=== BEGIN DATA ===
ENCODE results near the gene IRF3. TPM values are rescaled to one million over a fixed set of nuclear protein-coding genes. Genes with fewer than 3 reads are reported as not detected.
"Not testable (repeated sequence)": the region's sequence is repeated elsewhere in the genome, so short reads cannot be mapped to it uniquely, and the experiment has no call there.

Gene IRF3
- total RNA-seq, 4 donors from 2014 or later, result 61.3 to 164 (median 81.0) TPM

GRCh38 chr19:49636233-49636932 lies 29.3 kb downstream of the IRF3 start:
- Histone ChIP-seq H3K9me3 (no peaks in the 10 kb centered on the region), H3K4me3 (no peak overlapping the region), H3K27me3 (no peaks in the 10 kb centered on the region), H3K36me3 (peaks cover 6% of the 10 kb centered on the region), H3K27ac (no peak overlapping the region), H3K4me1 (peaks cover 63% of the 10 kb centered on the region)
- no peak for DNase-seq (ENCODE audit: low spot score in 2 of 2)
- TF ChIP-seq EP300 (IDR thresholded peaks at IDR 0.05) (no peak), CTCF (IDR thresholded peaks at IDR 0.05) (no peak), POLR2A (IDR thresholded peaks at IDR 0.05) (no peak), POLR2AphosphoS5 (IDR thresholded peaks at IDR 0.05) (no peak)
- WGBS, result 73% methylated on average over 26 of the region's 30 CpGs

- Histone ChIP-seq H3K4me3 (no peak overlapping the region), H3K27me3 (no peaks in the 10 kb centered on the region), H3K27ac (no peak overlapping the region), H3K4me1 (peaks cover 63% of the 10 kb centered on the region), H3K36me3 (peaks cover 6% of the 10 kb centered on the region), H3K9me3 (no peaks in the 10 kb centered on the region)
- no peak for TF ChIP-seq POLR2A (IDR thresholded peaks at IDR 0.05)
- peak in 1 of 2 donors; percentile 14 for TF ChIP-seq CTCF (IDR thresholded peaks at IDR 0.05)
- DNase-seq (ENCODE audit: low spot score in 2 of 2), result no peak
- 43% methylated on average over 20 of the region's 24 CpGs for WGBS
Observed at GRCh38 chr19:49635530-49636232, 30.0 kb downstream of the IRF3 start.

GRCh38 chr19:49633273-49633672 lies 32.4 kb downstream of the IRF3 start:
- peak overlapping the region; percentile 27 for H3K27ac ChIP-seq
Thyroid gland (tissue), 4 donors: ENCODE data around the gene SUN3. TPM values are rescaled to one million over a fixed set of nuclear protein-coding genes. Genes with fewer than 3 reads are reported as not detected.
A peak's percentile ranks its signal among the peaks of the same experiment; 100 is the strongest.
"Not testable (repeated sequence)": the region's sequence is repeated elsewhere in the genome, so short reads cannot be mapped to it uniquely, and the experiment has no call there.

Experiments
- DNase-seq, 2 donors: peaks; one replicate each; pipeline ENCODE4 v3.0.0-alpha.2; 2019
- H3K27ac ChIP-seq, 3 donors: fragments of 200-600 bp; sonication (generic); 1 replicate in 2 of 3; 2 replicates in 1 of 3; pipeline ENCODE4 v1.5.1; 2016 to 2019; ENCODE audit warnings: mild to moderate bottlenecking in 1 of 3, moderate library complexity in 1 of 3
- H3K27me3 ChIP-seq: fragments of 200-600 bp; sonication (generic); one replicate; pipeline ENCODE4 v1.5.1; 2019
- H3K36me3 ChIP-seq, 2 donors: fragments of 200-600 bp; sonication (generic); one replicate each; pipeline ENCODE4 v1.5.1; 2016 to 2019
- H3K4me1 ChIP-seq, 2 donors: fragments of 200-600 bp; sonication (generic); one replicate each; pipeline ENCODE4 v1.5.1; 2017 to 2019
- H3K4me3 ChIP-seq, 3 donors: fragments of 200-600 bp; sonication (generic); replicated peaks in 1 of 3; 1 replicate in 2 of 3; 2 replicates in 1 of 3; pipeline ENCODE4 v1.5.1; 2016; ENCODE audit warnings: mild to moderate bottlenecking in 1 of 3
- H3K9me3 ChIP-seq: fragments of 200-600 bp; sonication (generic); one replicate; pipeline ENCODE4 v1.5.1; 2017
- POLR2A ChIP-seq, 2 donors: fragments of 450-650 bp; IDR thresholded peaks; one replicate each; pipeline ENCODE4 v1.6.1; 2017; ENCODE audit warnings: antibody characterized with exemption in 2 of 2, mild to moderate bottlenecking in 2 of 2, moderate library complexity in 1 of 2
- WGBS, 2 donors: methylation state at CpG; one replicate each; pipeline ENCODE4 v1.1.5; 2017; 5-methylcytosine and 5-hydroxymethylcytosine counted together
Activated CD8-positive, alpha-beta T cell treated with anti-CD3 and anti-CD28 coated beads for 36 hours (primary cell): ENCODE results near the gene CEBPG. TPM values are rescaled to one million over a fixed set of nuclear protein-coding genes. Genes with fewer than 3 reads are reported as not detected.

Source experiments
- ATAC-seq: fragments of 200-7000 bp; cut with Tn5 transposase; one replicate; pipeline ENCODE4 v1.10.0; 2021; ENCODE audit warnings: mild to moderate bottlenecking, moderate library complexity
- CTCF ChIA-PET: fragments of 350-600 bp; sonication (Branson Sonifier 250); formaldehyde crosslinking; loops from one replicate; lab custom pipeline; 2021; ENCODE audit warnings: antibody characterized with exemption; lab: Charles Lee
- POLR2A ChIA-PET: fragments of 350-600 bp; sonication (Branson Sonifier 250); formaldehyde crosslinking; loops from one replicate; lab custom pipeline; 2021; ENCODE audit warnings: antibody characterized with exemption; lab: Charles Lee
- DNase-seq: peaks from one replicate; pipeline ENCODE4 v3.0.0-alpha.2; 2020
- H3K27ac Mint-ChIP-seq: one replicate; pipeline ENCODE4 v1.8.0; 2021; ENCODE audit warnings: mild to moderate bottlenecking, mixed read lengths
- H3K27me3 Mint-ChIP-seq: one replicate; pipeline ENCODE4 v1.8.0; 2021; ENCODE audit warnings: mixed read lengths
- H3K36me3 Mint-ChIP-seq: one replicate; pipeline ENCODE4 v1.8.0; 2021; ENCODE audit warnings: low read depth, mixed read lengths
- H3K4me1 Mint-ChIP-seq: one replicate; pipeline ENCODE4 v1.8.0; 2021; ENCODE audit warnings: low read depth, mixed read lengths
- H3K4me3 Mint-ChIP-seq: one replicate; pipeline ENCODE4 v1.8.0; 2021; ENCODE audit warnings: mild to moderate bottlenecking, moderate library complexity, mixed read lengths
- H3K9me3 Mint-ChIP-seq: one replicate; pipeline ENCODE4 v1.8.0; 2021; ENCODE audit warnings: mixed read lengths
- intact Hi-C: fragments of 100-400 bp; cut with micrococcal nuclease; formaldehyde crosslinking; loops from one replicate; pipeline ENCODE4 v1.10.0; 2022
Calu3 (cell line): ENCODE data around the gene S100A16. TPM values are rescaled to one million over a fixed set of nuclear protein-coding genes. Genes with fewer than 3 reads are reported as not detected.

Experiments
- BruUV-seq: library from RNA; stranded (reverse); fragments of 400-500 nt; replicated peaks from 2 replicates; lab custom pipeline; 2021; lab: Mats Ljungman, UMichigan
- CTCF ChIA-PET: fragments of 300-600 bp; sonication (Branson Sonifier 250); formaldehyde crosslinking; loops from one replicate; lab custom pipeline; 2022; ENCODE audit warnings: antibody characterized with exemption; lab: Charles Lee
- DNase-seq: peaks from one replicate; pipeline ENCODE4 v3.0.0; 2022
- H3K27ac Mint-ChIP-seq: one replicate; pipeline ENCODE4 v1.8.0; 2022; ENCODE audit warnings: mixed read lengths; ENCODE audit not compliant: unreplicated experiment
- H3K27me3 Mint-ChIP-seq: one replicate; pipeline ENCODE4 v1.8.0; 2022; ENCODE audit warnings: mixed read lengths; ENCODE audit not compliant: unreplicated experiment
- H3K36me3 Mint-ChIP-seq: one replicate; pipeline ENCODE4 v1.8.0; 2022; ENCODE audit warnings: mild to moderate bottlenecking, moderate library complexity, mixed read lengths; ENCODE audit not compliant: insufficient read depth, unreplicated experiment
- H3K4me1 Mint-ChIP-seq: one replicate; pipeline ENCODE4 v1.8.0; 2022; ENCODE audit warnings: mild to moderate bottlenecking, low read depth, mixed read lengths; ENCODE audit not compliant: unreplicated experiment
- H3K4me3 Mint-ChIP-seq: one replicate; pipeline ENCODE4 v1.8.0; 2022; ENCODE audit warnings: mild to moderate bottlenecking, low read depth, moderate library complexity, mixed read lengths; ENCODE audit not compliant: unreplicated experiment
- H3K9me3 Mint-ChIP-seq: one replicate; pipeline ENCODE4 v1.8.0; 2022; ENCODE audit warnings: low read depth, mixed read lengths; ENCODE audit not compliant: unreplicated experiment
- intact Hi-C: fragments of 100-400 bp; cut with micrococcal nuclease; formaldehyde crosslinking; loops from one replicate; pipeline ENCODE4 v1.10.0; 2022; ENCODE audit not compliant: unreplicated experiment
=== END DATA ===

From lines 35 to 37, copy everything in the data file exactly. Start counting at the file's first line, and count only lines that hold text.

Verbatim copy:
- POLR2A ChIA-PET: fragments of 350-600 bp; sonication (Branson Sonifier 250); formaldehyde crosslinking; loops from one replicate; lab custom pipeline; 2021; ENCODE audit warnings: antibody characterized with exemption; lab: Charles Lee
- DNase-seq: peaks from one replicate; pipeline ENCODE4 v3.0.0-alpha.2; 2020
- H3K27ac Mint-ChIP-seq: one replicate; pipeline ENCODE4 v1.8.0; 2021; ENCODE audit warnings: mild to moderate bottlenecking, mixed read lengths